I have a Mac Mini which I keep connected to the Internet. In this world of DoS attacks and port sniffing, exposing ports to the Internet at large is risky. Yesterday I turned off HTTP (80), which was being used to allow access to mod_dav_svn, and migrated my systems to SVN over SSH. This has the advantage of only requiring the server machine to expose SSH (22).

The setup was quite involved.

Server (Linux)

  1. Setup a new standard user (svuser).
  2. Site your svn directory containing the repositories in ~/svn, either directly or by symlink.
  3. In user's home directory, create .ssh subdirectory.
  4. Create authorized_hosts file under .ssh.
  5. For every user:machine that should have access to the SVN repositories, create an entry of the form:

    command="svnserve -t -r [path_to_repositories]" [key_type] [key] [comment]

    The key type is something like ssh-dss. The key is the client's public key, which looks like a long string of random characters.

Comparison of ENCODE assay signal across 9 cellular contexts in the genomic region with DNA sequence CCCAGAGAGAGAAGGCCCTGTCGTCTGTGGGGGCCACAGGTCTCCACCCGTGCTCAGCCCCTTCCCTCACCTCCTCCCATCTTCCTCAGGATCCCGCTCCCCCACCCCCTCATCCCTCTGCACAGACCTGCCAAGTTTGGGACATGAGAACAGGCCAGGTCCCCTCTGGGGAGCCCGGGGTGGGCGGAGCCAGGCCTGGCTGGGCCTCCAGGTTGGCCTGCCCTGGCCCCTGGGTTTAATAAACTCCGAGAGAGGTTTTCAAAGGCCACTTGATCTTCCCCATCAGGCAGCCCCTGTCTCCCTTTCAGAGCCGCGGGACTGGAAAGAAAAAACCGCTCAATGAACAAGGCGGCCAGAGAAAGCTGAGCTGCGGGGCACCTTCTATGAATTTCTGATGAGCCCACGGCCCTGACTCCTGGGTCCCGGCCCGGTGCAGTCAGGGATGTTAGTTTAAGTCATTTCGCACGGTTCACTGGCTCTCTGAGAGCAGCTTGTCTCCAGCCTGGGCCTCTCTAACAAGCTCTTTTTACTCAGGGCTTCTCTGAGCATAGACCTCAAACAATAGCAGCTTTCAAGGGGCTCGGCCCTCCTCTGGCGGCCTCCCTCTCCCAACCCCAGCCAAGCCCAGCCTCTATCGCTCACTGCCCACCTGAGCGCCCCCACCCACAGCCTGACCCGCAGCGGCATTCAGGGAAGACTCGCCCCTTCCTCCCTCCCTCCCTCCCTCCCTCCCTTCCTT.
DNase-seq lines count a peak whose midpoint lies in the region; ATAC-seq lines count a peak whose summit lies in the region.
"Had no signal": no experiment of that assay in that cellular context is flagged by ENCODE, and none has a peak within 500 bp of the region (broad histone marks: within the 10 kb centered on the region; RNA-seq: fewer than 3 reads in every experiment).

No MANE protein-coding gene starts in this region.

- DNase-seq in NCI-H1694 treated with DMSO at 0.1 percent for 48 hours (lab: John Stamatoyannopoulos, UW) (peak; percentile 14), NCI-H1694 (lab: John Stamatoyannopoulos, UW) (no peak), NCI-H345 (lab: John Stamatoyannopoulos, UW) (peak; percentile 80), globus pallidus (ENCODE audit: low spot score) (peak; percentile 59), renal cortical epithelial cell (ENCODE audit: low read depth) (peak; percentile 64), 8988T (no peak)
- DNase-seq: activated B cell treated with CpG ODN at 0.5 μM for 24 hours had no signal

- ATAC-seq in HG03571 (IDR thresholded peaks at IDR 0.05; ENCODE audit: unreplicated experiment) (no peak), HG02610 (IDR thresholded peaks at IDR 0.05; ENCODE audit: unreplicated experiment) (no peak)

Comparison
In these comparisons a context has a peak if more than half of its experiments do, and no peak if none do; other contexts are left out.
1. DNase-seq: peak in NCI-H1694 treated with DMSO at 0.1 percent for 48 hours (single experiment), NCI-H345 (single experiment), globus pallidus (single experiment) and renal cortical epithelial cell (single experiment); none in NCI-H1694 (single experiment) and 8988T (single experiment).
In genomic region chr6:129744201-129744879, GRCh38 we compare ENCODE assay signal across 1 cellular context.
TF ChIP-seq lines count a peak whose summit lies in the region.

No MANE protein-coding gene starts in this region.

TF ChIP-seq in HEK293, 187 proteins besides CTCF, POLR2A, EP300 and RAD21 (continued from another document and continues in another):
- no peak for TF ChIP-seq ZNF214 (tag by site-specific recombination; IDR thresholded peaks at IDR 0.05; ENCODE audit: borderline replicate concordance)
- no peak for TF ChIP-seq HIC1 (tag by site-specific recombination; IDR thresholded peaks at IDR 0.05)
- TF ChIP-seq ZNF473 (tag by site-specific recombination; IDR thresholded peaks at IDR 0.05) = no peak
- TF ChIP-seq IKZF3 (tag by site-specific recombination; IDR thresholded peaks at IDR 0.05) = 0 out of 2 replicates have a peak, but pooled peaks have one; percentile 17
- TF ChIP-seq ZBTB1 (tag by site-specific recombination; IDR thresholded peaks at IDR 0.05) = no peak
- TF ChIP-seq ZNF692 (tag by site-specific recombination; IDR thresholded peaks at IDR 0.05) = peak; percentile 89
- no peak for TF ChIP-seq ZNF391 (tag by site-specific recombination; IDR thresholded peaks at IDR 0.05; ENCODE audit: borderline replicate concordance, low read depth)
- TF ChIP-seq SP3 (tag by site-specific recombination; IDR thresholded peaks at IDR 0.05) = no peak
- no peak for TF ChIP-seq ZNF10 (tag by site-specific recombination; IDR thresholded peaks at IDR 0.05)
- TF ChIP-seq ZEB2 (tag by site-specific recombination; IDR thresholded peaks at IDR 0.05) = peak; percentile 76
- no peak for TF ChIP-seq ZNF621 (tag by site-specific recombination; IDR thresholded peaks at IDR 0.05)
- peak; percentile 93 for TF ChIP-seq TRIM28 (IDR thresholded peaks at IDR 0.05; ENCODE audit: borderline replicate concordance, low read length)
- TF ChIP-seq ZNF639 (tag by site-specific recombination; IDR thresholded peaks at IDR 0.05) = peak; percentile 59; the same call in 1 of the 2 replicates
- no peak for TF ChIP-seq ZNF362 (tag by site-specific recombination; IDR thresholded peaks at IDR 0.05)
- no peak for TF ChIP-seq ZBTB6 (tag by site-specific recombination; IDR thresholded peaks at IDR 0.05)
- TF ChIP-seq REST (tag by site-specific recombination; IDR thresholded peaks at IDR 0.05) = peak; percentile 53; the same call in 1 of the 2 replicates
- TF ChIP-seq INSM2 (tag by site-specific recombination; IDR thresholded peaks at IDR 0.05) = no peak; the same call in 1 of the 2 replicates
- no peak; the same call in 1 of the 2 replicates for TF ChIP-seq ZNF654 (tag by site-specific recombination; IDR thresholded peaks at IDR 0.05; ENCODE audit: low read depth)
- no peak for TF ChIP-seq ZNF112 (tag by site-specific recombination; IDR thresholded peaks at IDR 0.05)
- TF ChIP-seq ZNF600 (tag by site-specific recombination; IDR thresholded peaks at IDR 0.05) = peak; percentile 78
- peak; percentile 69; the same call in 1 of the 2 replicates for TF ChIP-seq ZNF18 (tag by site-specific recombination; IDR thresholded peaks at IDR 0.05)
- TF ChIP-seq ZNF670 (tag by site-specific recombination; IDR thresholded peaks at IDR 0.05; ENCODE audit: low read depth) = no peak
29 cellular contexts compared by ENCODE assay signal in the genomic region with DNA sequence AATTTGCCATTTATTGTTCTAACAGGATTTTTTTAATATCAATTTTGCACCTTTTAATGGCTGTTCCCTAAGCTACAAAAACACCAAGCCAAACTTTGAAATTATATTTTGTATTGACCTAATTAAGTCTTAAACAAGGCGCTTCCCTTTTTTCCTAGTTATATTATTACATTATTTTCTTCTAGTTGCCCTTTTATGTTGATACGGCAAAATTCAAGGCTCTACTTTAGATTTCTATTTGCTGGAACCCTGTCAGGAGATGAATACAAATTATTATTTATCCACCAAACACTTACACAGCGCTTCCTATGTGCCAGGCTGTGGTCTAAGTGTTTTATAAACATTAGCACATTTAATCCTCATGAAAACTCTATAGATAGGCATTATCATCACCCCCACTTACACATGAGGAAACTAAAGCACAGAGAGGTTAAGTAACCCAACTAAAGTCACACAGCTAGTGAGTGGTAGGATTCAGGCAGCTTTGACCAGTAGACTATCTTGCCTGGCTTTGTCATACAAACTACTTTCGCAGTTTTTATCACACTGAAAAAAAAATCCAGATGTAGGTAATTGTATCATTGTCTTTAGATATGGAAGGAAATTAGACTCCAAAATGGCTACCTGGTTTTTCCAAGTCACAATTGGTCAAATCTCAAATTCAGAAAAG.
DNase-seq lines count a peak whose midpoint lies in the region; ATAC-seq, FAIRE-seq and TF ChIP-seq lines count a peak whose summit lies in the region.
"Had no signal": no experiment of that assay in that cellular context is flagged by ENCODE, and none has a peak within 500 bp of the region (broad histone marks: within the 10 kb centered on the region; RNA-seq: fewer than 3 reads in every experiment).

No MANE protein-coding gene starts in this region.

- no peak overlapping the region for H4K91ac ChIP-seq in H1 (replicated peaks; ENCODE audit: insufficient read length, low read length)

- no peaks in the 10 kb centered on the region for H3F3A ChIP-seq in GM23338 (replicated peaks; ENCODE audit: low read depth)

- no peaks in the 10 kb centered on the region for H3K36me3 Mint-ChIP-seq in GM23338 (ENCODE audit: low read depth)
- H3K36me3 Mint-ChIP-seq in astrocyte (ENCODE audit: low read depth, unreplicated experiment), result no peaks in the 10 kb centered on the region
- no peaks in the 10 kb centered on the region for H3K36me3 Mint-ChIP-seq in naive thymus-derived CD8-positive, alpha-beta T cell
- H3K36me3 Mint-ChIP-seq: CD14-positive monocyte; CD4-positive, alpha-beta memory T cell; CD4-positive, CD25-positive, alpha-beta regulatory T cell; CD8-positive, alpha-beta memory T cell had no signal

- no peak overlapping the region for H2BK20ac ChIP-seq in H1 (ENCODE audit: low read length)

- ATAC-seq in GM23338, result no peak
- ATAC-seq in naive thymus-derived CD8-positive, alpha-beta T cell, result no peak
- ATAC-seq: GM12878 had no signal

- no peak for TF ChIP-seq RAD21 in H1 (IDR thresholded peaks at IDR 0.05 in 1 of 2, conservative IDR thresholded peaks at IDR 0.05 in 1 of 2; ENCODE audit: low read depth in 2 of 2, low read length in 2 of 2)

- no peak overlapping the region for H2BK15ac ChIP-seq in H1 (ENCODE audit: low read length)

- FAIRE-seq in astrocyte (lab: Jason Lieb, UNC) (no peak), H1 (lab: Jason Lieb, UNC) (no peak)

6. Open port 22 on your router's firewall.
  7. Setup port forwarding to send external IP port 22 to internal IP port 22.
  8. Enabled local NAT loopback on your router, if you're using NAT to forward external port 22 to local port 22 on the server. For my Zyxel P-660HWP I had to do that via Telnet.

This spawns a new instance of svnserve each time a user SSHs in. This means that several users can access the server at the same time.

Client (Windows

  1. Generate a public-private key pair. When generating public keys, always use a password.
  2. Add your private key to the authorized_hosts file, as described above.
  3. Run an ssh agent, such as pageant to store your key.
  4. Relocate your local working copies to your new store, using the 'relocate' menu option in TortoiseSVN or 'svn switch --relocate' from the command line. Your new URLs should take the form: